Climate change and habitat degradation will cause extinctions that cascade through communities of animals and plants and drive dramatic biodiversity loss, according to new research published on Friday.
The study, in the journal Science Advances, found that chain-reaction extinctions are unavoidable and predicted Earth’s ecosystems will see average biodiversity loss of between six and 10 percent by 2050, depending on different carbon emissions scenarios.
By 2100, losses of animals and plants could rise to as much as 27 percent, they found in their research that used virtual Earths to map out thousands of food webs.
The authors said their modeling suggested that the biggest changes will come before mid-century, predicting “the bleakest time for natural communities might be imminent and that the next few decades will be decisive for the future of global biodiversity”.
With life on Earth under threat from human destruction, overexploitation and pollution, scientists have warned that a million species are facing extinction in what many fear heralds the planet’s sixth mass extinction event.
Climate change is expected to dramatically accelerate the losses, with impacts of warming ranging from the effects of extreme weather, to changes in behavior and habitat.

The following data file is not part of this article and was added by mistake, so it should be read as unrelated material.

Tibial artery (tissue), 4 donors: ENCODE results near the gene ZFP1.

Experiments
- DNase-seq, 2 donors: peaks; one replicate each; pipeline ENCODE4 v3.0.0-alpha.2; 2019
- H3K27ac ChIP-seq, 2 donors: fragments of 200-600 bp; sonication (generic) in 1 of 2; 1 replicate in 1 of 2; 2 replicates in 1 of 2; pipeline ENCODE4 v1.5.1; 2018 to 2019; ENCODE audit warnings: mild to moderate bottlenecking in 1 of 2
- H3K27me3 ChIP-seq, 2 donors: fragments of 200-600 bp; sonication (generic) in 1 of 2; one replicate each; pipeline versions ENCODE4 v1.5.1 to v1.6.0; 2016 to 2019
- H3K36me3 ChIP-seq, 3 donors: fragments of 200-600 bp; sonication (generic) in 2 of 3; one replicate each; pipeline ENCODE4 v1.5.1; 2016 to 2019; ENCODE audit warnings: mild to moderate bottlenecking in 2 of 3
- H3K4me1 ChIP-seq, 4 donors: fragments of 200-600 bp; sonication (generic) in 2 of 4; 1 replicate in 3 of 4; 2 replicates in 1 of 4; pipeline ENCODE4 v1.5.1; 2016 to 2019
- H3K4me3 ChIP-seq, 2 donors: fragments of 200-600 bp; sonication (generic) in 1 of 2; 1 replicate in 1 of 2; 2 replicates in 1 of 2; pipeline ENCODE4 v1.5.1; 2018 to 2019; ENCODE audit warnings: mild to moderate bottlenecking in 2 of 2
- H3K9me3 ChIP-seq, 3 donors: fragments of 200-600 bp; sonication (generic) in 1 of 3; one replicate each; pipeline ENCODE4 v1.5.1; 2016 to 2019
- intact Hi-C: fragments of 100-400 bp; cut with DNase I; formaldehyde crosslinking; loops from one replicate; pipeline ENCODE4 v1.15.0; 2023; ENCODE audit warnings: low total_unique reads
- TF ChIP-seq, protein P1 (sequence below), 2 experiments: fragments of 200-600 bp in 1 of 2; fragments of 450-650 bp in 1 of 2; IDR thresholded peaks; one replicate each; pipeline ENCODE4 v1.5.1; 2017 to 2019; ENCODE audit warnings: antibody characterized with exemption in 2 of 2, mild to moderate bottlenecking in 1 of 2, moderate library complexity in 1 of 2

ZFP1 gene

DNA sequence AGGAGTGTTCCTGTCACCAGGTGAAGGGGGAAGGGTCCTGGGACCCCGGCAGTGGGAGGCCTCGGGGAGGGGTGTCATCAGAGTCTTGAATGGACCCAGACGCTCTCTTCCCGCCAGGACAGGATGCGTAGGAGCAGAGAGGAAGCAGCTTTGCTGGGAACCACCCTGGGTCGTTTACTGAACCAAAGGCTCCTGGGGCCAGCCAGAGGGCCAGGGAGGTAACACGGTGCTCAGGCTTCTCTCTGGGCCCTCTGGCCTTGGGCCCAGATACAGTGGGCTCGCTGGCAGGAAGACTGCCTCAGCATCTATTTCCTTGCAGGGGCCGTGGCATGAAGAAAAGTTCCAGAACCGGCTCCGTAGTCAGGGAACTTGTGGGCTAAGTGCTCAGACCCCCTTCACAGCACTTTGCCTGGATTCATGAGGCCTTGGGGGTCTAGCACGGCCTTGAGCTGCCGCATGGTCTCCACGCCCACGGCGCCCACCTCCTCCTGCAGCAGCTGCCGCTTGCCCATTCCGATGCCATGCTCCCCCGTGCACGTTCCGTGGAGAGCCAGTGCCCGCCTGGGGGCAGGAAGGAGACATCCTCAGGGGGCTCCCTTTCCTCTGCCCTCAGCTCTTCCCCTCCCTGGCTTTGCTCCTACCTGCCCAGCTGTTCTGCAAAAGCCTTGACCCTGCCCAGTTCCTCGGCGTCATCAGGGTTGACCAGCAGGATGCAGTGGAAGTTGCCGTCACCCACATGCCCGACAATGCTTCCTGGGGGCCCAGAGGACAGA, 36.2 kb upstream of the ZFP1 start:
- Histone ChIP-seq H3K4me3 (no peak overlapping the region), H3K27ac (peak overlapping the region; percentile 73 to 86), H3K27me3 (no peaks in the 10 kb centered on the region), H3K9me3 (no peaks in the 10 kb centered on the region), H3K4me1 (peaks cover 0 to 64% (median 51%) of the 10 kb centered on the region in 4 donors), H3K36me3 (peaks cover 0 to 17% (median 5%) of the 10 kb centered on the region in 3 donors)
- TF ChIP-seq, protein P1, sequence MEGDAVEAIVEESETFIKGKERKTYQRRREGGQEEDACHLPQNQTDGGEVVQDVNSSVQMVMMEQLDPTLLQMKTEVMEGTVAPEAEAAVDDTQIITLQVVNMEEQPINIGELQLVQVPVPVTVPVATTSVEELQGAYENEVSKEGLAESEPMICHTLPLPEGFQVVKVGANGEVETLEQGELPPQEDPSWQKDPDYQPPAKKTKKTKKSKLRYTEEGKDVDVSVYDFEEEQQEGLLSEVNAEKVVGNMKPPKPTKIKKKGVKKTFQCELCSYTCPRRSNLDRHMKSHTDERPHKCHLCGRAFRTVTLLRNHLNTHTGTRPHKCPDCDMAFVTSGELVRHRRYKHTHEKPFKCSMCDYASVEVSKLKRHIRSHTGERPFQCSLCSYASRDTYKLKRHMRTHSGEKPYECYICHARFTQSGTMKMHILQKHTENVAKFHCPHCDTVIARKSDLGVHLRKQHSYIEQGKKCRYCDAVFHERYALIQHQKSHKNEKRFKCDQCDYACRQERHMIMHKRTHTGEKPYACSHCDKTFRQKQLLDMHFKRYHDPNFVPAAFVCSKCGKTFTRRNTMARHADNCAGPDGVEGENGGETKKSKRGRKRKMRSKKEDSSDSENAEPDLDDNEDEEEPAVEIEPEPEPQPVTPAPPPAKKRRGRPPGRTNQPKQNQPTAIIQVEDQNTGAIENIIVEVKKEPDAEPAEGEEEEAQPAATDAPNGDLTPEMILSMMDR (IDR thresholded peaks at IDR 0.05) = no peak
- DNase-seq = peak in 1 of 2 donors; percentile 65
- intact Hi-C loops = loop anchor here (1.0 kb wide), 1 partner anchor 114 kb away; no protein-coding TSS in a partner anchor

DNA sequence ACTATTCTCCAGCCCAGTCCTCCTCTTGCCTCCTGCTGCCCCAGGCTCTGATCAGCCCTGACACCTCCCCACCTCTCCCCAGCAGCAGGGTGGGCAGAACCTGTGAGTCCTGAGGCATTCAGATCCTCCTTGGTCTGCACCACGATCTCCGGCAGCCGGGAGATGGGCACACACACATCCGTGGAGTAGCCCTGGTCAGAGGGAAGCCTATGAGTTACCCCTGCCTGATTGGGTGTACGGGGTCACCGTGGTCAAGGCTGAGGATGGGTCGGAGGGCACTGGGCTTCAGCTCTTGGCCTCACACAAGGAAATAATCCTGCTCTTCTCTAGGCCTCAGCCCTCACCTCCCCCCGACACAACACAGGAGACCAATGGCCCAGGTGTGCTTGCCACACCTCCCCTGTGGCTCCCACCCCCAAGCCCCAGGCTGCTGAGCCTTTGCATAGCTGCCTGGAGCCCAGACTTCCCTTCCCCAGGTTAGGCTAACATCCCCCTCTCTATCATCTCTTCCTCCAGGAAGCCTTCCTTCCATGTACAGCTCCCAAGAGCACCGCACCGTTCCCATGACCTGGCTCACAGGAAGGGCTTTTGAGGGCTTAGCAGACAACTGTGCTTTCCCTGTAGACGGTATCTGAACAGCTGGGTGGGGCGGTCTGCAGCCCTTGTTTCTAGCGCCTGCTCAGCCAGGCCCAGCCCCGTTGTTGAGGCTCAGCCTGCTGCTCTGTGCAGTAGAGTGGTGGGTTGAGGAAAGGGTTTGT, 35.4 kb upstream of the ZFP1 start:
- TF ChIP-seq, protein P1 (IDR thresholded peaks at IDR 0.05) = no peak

But authors of the new study said previous modeling has not included estimates for co-extinctions, based on the “cascading effect” of losses on interdependent species.
The researchers in Australia and Europe built hundreds of virtual Earths each populated with more than 33,000 vertebrate species in thousands of food webs across the planet –- “massive computer latticeworks of ‘who eats whom’,” said co-author Corey Bradshaw, a professor at Flinders University.
The virtual worlds allowed researchers to watch as species moved around and adapted to new environmental conditions and the implications of individual extinctions across food webs.
They found that climate change would be responsible for the greatest proportion of extinction events.
“If you look out your window in 87 years, on average you’ll see nearly 30 percent fewer animal species than you do today based on the business-as-usual climate scenario,” Bradshaw told AFP.